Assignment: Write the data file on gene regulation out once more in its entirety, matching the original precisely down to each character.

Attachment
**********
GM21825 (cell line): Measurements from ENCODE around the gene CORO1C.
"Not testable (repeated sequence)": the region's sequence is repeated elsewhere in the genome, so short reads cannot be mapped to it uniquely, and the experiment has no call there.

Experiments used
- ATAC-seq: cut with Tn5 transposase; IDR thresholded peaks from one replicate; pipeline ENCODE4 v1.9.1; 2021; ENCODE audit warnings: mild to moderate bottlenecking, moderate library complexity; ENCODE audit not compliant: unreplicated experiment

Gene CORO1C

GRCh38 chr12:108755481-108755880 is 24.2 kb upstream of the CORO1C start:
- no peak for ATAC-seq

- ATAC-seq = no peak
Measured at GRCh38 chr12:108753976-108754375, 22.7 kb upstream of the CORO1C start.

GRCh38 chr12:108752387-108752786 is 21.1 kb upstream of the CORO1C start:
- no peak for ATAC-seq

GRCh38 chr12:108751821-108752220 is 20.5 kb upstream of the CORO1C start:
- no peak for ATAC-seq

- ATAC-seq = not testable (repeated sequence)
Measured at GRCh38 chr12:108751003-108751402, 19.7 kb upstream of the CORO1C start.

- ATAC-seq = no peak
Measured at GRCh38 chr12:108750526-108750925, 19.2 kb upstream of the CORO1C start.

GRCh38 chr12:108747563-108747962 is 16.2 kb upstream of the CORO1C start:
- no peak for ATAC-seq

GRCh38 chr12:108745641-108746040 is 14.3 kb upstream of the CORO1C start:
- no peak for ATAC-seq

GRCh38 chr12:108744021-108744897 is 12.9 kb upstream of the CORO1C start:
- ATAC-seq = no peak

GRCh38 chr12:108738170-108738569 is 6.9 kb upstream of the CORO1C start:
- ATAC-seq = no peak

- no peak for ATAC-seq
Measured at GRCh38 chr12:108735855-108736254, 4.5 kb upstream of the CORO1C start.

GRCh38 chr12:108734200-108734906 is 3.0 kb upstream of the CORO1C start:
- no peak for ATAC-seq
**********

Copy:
GM21825 (cell line): Measurements from ENCODE around the gene CORO1C.
"Not testable (repeated sequence)": the region's sequence is repeated elsewhere in the genome, so short reads cannot be mapped to it uniquely, and the experiment has no call there.

Experiments used
- ATAC-seq: cut with Tn5 transposase; IDR thresholded peaks from one replicate; pipeline ENCODE4 v1.9.1; 2021; ENCODE audit warnings: mild to moderate bottlenecking, moderate library complexity; ENCODE audit not compliant: unreplicated experiment

Gene CORO1C

GRCh38 chr12:108755481-108755880 is 24.2 kb upstream of the CORO1C start:
- no peak for ATAC-seq

- ATAC-seq = no peak
Measured at GRCh38 chr12:108753976-108754375, 22.7 kb upstream of the CORO1C start.

GRCh38 chr12:108752387-108752786 is 21.1 kb upstream of the CORO1C start:
- no peak for ATAC-seq

GRCh38 chr12:108751821-108752220 is 20.5 kb upstream of the CORO1C start:
- no peak for ATAC-seq

- ATAC-seq = not testable (repeated sequence)
Measured at GRCh38 chr12:108751003-108751402, 19.7 kb upstream of the CORO1C start.

- ATAC-seq = no peak
Measured at GRCh38 chr12:108750526-108750925, 19.2 kb upstream of the CORO1C start.

GRCh38 chr12:108747563-108747962 is 16.2 kb upstream of the CORO1C start:
- no peak for ATAC-seq

GRCh38 chr12:108745641-108746040 is 14.3 kb upstream of the CORO1C start:
- no peak for ATAC-seq

GRCh38 chr12:108744021-108744897 is 12.9 kb upstream of the CORO1C start:
- ATAC-seq = no peak

GRCh38 chr12:108738170-108738569 is 6.9 kb upstream of the CORO1C start:
- ATAC-seq = no peak

- no peak for ATAC-seq
Measured at GRCh38 chr12:108735855-108736254, 4.5 kb upstream of the CORO1C start.

GRCh38 chr12:108734200-108734906 is 3.0 kb upstream of the CORO1C start:
- no peak for ATAC-seq